CSotD: Paradoxes, dilemmas and flat out lies

Signe Wilkinson riffs on the recent report saying that our bird population has dropped by over a quarter since 1970, listing a number of ways in which birds die, though not, apparently, the Big One.

The study itself is behind a paywall, but reading the reports from NPR and the Washington Post, the major problem seems to be less a matter of accidents than of shifts in the ecosystem.

Loss of grasslands impacts the seed eaters, while use of neonicotinoid pesticides  — the same ones blamed for killing off honeybees — impacts insectivores.

Building greenspace into land use planning doesn’t have to mean parks that look like lawns. People can enjoy walking through a natural landscape if local governments will run a Brush Hog through once or twice a year to trim a path through the scrub.

And the idea that neonicotinoids are killing birds as well as bees should drum up additional pressure to get them off the market.

These things have both long-term and short-term impacts.

My dog owner friends and I have noted that, while we had a couple of beaver colonies along the mile and a half of the Connecticut River where we walk our dogs, they appear to have moved on this year. Not far, just upriver to a place with more aspen trees, since they’d cut many of them from this stretch.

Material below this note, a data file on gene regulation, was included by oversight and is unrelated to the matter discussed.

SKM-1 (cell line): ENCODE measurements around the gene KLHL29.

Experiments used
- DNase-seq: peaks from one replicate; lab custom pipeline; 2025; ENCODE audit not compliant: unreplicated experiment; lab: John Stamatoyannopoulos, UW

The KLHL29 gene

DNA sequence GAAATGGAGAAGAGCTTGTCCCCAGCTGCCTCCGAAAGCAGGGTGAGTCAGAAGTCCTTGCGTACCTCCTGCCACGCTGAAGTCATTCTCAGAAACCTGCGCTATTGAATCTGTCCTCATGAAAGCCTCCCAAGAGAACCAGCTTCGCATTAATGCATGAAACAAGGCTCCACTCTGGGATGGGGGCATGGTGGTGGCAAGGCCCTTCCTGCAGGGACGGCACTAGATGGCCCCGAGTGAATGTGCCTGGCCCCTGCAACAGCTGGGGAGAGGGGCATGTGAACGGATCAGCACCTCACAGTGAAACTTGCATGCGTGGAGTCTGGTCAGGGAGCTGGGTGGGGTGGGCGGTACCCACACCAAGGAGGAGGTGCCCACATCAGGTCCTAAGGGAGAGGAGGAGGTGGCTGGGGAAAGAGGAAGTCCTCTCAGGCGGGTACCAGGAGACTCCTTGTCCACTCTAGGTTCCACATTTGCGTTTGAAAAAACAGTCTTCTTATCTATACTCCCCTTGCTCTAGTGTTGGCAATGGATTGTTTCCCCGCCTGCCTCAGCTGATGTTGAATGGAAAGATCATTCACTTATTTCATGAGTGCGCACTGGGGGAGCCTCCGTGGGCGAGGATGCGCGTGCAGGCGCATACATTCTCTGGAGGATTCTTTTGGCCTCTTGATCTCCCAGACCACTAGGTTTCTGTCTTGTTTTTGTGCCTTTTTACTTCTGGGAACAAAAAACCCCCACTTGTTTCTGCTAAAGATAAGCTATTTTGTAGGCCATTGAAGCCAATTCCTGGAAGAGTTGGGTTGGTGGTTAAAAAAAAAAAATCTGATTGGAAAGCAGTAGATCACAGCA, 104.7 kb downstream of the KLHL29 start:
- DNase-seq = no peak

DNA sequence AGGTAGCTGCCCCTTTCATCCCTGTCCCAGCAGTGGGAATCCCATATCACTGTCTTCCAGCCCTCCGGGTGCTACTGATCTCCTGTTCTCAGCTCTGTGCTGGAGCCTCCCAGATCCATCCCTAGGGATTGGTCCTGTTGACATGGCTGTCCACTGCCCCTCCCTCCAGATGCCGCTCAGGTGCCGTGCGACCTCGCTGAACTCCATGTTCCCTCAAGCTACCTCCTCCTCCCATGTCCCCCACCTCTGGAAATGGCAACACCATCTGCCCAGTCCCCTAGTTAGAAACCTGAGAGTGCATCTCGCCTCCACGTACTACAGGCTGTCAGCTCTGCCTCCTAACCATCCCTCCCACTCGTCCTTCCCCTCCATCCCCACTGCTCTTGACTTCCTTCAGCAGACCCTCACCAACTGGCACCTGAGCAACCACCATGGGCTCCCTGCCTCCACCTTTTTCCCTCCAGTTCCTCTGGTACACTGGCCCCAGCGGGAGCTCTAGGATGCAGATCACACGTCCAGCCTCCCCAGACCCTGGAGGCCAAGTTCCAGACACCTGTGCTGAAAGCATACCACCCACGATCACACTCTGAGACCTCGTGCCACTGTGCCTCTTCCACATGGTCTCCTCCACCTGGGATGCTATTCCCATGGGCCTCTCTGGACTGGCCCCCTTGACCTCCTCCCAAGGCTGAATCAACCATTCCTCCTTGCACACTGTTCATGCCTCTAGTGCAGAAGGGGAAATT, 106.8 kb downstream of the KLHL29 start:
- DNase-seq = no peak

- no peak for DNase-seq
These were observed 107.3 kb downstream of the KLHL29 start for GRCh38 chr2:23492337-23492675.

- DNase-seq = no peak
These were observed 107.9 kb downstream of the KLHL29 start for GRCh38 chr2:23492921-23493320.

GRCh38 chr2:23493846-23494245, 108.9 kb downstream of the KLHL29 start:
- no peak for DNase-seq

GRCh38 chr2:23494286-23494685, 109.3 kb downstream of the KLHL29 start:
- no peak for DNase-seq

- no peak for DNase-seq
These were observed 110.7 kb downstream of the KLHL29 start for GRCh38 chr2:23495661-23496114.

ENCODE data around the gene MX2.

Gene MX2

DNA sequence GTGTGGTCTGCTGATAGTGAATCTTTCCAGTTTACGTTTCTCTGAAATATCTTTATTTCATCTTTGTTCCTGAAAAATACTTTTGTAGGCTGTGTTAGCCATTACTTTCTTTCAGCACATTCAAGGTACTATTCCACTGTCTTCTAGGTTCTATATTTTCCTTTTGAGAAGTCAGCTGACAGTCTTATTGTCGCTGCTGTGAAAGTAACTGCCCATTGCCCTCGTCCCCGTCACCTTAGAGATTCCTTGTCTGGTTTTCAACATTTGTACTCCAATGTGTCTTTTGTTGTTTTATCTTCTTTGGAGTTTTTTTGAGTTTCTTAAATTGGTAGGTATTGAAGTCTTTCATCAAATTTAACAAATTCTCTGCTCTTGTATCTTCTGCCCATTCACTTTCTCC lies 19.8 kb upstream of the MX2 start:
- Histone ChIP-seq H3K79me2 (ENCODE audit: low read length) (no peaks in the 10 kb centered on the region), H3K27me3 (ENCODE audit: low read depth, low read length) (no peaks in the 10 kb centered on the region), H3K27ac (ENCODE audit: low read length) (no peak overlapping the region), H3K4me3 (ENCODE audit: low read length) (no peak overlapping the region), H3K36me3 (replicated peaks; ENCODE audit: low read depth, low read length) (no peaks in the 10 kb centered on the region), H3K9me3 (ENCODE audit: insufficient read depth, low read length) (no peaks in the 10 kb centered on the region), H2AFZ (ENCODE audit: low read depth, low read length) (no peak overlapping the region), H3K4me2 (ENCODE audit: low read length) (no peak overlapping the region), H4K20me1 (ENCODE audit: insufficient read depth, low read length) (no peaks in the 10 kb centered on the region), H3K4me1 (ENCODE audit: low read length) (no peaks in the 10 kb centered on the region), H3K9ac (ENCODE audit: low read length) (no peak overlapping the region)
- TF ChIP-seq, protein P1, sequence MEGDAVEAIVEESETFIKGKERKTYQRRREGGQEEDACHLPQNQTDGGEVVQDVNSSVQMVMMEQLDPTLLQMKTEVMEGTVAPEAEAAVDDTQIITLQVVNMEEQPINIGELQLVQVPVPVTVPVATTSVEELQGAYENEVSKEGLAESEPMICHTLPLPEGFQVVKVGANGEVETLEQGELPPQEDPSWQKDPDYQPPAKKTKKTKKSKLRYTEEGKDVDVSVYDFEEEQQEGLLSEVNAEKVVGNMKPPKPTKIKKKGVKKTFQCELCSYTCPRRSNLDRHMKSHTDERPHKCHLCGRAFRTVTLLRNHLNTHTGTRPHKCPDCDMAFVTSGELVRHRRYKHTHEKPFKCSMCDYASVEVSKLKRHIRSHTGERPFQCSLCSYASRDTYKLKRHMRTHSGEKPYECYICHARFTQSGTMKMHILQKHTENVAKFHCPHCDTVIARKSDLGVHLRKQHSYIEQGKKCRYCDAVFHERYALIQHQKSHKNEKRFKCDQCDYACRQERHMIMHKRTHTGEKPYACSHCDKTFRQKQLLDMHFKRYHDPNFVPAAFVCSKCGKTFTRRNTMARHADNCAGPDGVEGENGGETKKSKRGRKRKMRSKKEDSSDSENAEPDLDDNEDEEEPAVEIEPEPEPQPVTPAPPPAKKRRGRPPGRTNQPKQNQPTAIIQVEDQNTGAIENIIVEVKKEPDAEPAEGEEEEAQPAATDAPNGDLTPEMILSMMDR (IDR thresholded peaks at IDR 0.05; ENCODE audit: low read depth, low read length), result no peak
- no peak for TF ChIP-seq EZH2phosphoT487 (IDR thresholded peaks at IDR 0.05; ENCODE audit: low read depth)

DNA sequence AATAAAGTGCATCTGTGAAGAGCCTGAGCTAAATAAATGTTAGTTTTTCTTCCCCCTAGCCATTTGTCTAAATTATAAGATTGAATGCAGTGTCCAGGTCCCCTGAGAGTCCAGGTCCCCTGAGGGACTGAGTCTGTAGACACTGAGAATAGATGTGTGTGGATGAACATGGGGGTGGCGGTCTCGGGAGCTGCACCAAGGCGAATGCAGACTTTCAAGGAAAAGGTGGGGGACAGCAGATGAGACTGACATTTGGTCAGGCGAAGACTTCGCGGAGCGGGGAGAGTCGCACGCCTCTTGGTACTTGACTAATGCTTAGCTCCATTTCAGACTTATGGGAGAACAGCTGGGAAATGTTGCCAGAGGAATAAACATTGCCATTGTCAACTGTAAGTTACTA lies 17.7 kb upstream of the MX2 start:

The trees will replace themselves and the beaver will be back in a few years. Circle of Life and all that.

More complex, but more critical to our pooches, is predicting the tick population, which is tied into acorns and hazelnuts and beechnuts and squirrels and mice and thus the weather.

These seasonal variations — the ticks by year, the beavers by decade — are a natural ebb and flow, but when you screw with the environment, you can make them permanent, by replacing forest and brush with lawns or by shifting the climate to change the normal cycles of acorns, mice and, yes, ticks.

And not only do you kill the insects birds need when you spray those lawns with neonicotinoids, but when you let your fertilizer leach from your waterfront lawn into the water, you create toxic algae blooms and other dire effects there.

Point being that it’s not all that hard to turn this around, though it does mean taking a responsible role in that Circle of Life, and that applies to both agribusinesses and tree huggers.

Which is to say that, while farmers don’t need to spray their fields with toxins, the fact that an invasive species is cute also should not permit it to run free to kill hundreds of thousands of birds a year.

Keep your insecticides in the tool shed and your cat in the house.


Juxtaposition of the Asked-and-Answered

(David Horsey)

(RJ Matson)

Having gone off on a rant over Wilkinson’s panel, I’ll compensate by leaving this pair to talk amongst themselves.


Besides, if I start ranting about Moscow Mitch, I’ll go off-topic and bring up his lovely, smiley, charming Conflict of Interest and her extremist views of federalism and states’ rights.


And, as Ann Telnaes suggests, it’s getting a little hard to keep track of what the hell conservatives believe on those topics.


So Answer Me This